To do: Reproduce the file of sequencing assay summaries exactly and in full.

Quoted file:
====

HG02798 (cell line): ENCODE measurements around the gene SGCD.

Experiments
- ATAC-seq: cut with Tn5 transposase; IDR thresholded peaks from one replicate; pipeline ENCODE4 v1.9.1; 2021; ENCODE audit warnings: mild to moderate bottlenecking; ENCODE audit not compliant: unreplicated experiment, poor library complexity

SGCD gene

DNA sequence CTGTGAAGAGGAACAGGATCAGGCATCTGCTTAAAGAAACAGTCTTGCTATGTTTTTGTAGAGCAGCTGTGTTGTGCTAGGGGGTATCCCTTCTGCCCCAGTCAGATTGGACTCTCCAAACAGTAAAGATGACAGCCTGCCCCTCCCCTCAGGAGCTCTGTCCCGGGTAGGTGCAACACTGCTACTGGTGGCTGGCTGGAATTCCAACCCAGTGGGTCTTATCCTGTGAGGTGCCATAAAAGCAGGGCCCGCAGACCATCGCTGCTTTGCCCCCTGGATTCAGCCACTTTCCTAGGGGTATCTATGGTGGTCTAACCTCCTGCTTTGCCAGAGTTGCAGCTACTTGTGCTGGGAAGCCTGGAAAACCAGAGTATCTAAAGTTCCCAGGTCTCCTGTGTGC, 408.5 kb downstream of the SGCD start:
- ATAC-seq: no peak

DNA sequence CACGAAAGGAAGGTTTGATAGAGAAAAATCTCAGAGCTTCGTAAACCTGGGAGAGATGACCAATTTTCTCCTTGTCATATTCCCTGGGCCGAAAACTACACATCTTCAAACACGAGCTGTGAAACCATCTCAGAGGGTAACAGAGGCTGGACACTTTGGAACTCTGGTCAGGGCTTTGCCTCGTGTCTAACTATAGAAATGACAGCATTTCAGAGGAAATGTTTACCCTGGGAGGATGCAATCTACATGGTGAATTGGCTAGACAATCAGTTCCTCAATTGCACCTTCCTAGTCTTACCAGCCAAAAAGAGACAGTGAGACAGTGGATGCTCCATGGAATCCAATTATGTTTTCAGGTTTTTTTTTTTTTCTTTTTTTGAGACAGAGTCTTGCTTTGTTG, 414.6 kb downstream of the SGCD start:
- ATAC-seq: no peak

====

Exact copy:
HG02798 (cell line): ENCODE measurements around the gene SGCD.

Experiments
- ATAC-seq: cut with Tn5 transposase; IDR thresholded peaks from one replicate; pipeline ENCODE4 v1.9.1; 2021; ENCODE audit warnings: mild to moderate bottlenecking; ENCODE audit not compliant: unreplicated experiment, poor library complexity

SGCD gene

DNA sequence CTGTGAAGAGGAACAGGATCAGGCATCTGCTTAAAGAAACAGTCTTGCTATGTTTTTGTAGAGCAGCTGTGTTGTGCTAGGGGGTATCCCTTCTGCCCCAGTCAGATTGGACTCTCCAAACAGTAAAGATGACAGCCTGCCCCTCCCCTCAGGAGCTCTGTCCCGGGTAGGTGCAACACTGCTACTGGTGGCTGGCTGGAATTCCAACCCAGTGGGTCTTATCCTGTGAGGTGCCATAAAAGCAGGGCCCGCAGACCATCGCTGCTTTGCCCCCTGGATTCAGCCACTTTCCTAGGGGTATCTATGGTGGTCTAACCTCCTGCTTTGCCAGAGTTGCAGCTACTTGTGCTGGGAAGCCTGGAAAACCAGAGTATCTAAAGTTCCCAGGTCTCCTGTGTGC, 408.5 kb downstream of the SGCD start:
- ATAC-seq: no peak

DNA sequence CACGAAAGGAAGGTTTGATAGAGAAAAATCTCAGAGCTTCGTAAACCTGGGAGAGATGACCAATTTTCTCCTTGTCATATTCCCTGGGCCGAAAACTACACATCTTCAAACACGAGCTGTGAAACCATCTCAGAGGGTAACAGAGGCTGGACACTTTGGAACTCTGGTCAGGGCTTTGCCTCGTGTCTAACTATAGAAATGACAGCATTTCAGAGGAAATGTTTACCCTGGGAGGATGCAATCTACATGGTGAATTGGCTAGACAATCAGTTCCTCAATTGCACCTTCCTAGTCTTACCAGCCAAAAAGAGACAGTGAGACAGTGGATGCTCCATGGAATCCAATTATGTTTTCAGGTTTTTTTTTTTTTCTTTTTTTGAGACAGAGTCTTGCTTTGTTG, 414.6 kb downstream of the SGCD start:
- ATAC-seq: no peak